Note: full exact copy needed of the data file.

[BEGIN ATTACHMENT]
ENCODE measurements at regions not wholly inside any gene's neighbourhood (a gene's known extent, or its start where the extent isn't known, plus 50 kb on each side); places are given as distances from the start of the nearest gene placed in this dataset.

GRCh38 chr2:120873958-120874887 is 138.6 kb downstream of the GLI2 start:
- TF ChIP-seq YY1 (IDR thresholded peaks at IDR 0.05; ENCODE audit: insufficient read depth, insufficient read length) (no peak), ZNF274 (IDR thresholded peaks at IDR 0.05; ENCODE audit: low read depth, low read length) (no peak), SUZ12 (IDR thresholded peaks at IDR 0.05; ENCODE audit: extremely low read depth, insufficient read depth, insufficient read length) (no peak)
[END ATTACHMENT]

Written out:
ENCODE measurements at regions not wholly inside any gene's neighbourhood (a gene's known extent, or its start where the extent isn't known, plus 50 kb on each side); places are given as distances from the start of the nearest gene placed in this dataset.

GRCh38 chr2:120873958-120874887 is 138.6 kb downstream of the GLI2 start:
- TF ChIP-seq YY1 (IDR thresholded peaks at IDR 0.05; ENCODE audit: insufficient read depth, insufficient read length) (no peak), ZNF274 (IDR thresholded peaks at IDR 0.05; ENCODE audit: low read depth, low read length) (no peak), SUZ12 (IDR thresholded peaks at IDR 0.05; ENCODE audit: extremely low read depth, insufficient read depth, insufficient read length) (no peak)